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Collective Intelligence

wess15th May 2020 at 7:55am

This is the fourth of six aspects of participatory culture I discuss in my Dissertation.

Pierre Levy’s Collective Intelligence has taken a key place among participatory cultural studies because of his insight into the contemporary information landscape (Lévy 1997). Collective intelligence is concerned with establishing “social relations” and “constructing society” (Lévy 1997: 10), where the new knowledge-culture is progressing toward an “achievable utopia.” In contrast to earlier formulations of fandom as resistance to dominant culture, collective intelligence offers:

A way of thinking about fandom not in terms of resistance but as a prototype or dress rehearsal for the way culture might operate in the future...an achievable utopia—not something that grows inevitably from the new configuration of technologies but rather something we must work toward and fight to achieve. (Henry Jenkins 2006b: 134)

Thus for Jenkins, “fandom is one of those spaces where people are learning how to live and collaborate within a knowledge community” (2006b: 134). Knowledge, within this context, is not simply immaterial but participative, mutual, and relational.

Collective intelligence fosters apprenticing communities, or communities of shared practice (see Bolger 2007) where adherents gain the skills necessary for the thriving of that community, as demonstrated by YouTube. In these communities: work is shared, participation is mutual, and authority is decentralized—no one, or better yet everyone, is an expert. “The basis and goal of collective intelligence is the mutual recognition and enrichment of individuals rather than the culture of fetishized or hypostatized communities” (Lévy 1997: 13). According to Lévy, the future of society is in “the renewal of the social bond through our relation to knowledge and collective intelligence itself” (1997: 11). As participants relate to others in the knowledge community, they are apprenticed, and are mentored into the particular skills necessary for the thriving in that community:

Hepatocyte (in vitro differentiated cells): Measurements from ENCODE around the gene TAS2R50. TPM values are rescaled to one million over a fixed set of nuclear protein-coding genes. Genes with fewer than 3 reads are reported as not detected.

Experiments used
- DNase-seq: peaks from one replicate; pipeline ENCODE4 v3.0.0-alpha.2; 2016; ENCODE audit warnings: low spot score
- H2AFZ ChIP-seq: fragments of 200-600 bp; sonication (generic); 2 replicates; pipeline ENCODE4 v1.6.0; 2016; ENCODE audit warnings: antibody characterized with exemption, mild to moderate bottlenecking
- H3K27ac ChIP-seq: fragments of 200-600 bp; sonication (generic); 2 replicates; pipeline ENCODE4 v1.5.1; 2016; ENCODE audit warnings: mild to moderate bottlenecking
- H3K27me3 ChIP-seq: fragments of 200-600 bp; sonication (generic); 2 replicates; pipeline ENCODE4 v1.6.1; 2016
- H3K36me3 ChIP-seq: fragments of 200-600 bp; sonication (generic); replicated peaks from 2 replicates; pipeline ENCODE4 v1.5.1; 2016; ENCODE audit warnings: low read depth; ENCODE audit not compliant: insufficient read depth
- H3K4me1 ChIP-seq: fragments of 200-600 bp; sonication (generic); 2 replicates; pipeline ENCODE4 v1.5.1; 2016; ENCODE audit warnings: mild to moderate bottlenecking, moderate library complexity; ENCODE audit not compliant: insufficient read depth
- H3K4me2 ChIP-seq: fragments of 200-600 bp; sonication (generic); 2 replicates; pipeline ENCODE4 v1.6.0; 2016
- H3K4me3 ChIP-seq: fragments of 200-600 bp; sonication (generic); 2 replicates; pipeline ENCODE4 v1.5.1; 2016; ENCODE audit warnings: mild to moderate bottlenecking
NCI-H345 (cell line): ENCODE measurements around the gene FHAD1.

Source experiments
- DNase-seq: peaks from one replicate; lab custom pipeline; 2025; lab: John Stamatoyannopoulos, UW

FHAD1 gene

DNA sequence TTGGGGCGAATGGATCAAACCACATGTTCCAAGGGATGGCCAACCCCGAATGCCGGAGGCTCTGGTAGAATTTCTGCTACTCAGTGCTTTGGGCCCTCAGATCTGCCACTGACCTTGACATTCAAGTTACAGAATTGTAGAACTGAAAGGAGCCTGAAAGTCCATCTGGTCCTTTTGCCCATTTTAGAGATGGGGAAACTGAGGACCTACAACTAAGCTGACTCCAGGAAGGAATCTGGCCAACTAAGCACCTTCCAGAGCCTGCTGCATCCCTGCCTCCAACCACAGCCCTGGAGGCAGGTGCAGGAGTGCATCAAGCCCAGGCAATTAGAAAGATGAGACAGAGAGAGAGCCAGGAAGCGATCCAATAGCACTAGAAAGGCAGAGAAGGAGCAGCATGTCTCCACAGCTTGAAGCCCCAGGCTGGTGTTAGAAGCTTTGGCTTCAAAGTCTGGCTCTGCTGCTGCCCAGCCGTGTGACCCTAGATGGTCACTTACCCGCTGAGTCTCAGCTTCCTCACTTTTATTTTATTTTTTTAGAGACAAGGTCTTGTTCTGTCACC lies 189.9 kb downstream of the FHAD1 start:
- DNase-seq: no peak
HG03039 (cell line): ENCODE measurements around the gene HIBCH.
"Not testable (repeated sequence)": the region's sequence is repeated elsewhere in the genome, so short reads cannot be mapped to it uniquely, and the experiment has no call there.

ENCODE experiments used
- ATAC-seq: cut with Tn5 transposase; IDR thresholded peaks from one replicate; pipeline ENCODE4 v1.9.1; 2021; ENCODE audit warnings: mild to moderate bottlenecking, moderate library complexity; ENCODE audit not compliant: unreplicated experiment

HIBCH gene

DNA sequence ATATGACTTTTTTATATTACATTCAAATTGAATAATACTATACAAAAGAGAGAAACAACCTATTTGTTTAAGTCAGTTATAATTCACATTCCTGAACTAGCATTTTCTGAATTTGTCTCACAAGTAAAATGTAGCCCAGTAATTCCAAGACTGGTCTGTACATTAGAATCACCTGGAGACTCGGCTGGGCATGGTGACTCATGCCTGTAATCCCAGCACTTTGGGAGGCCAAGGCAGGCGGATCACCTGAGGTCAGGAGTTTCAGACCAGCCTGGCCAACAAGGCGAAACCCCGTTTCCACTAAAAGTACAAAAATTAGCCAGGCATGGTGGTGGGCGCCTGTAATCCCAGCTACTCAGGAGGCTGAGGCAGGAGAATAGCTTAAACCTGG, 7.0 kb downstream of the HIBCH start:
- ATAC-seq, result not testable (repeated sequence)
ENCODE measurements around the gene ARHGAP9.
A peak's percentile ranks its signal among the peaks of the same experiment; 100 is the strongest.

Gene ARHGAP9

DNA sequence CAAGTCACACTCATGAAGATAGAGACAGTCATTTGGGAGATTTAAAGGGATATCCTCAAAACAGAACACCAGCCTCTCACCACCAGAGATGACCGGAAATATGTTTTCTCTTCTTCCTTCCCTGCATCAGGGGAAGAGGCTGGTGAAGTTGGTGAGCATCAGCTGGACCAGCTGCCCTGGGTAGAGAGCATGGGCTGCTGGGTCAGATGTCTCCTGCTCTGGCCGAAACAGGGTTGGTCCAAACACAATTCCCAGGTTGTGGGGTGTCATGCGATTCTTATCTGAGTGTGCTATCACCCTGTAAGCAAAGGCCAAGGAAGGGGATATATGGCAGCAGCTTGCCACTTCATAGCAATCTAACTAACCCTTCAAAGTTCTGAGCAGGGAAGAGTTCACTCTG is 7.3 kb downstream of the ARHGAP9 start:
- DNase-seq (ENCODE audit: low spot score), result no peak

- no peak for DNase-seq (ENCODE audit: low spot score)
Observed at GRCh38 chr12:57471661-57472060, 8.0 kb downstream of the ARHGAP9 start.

Through our interactions with things, we develop skills. Through our relation to signs and information, we acquire knowledge. Through our relationship to others, mediated by processes of initiation and transmission, we bring knowledge to life. Skill, understanding, and knowledge (which can all refer to the same objects) are three complementary modes of cognitive transaction and continuously interpenetrate one another. Each activity, each act of communication, each human relation implies an apprenticeship. By means of the skills and understanding that it envelops, a life can continuously feed a circuit of exchange, nourish a sociability of knowledge. We can explicitly establish, openly and publicly, mutual apprenticeship as a way of mediating relationships among individuals. Our identities would then become knowledge identities. (Lévy 1997:11-12)

In these communities mutual interactions of learning bring about new knowledge. These interactions entail a sharing of skill, understanding and knowledge. In order to maintain this kind of mutuality of learning and apprenticing, the very practices of the community must nourish this “circuit of exchange, [and] nourish a sociability of knowledge” (1997: 11-12). This approach assumes there are some practices that do not, or no longer, nourish this kind of knowledge identity.

Collective intelligence names a collaboration and pooling of knowledge by all of the members of a community, broadening the horizon through which the entire community is able to operate:

Lévy distinguishes between shared knowledge (which would refer to information known by all members of a community) and collective intelligence (which describes knowledge available to all members of a community). Collective intelligence expands a community’s productive capacity because it frees individual members from limitations of their memory and enables the group to act upon a broader range of expertise. (Jenkins 2006b: 139)

Also Related to Collectives


Open Work
Steps for Allowing Culture Change in Faith Communities